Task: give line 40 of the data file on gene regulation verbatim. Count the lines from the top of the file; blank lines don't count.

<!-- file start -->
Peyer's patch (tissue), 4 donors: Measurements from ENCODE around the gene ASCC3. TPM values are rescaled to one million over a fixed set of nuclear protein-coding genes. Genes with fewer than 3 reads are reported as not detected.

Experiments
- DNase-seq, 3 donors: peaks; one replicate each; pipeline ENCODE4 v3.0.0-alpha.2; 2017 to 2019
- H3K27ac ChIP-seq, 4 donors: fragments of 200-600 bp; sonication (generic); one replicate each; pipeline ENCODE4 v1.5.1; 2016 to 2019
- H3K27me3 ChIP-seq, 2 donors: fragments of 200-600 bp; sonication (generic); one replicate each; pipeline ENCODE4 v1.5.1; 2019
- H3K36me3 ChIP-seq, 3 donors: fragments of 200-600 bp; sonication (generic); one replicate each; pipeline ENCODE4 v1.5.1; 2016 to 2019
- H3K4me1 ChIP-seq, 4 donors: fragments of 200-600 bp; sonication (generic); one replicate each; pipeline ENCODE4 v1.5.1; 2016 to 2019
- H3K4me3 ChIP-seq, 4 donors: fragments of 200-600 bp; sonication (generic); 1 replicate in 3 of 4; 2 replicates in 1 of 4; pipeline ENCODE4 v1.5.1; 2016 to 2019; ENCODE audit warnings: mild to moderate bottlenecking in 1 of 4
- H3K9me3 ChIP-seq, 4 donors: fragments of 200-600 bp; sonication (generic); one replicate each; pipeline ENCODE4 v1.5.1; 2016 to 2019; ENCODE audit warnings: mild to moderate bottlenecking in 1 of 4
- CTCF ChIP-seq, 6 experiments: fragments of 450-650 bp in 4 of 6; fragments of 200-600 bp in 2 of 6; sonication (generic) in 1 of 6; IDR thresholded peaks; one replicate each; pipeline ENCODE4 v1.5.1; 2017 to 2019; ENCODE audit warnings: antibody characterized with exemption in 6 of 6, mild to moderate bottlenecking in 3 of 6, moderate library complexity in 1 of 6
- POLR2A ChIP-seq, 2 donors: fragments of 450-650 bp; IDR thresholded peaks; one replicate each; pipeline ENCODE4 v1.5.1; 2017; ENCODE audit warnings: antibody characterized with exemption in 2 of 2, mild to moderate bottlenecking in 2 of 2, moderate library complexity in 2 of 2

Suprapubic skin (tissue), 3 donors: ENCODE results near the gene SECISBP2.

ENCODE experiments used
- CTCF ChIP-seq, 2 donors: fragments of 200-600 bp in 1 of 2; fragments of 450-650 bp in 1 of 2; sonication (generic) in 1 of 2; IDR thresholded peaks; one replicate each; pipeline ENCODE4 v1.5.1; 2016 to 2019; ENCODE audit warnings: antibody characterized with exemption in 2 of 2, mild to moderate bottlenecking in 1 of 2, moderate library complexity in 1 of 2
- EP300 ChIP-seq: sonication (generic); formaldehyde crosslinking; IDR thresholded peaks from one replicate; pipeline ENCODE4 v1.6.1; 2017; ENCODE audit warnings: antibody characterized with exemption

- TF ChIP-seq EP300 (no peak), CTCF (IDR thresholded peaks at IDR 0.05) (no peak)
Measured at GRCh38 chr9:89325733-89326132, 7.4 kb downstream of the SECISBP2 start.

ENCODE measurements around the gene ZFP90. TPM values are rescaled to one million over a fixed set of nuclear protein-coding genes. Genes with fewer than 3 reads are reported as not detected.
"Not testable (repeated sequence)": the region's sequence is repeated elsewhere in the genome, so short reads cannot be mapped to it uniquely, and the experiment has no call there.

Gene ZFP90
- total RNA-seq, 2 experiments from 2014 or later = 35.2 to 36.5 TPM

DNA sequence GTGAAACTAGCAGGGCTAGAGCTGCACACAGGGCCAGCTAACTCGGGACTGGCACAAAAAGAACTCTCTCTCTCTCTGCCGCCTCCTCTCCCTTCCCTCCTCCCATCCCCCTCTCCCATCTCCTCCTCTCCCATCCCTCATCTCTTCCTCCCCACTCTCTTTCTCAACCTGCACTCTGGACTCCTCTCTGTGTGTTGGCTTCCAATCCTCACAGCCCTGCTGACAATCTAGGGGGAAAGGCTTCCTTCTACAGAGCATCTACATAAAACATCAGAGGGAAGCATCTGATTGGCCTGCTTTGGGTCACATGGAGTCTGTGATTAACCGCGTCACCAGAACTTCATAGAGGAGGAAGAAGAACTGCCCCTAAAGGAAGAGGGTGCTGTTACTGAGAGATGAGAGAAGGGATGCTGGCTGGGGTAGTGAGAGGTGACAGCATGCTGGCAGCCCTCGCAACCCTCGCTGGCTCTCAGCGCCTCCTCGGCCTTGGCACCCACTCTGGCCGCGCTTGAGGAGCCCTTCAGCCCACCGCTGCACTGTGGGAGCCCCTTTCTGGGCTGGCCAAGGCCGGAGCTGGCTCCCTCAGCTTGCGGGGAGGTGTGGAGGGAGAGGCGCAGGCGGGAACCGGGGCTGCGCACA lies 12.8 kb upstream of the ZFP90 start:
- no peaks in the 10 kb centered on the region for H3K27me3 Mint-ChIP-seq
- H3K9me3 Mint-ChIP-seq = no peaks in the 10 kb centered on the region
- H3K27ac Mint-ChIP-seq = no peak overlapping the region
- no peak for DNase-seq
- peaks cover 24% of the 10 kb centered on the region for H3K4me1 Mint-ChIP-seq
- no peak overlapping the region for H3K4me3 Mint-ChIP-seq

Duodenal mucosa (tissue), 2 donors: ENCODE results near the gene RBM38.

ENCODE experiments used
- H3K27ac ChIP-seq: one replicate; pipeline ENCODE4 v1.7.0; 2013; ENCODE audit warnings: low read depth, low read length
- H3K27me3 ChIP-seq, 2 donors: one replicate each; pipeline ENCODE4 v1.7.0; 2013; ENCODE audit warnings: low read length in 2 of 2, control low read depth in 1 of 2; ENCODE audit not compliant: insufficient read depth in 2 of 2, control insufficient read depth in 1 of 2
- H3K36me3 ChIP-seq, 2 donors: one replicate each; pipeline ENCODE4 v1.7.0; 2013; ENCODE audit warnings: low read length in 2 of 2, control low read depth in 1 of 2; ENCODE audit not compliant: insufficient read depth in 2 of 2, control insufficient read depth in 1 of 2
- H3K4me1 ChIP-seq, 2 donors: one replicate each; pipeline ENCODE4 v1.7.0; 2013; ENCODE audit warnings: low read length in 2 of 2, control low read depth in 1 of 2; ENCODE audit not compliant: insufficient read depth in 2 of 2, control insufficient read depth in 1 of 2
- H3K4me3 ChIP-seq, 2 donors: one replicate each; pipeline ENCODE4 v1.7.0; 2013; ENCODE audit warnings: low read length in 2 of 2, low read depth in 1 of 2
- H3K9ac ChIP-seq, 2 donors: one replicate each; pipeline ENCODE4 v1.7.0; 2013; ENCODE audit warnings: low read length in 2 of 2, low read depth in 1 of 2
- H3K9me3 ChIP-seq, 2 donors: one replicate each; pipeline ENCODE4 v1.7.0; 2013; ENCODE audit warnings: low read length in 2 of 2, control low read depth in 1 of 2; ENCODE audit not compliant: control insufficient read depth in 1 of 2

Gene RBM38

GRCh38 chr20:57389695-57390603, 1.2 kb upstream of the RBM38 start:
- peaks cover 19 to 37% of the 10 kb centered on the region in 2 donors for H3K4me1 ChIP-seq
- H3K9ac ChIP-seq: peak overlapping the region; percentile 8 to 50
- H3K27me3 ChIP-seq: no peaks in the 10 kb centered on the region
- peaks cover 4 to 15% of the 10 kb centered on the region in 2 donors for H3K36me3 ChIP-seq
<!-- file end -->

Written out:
- peaks cover 19 to 37% of the 10 kb centered on the region in 2 donors for H3K4me1 ChIP-seq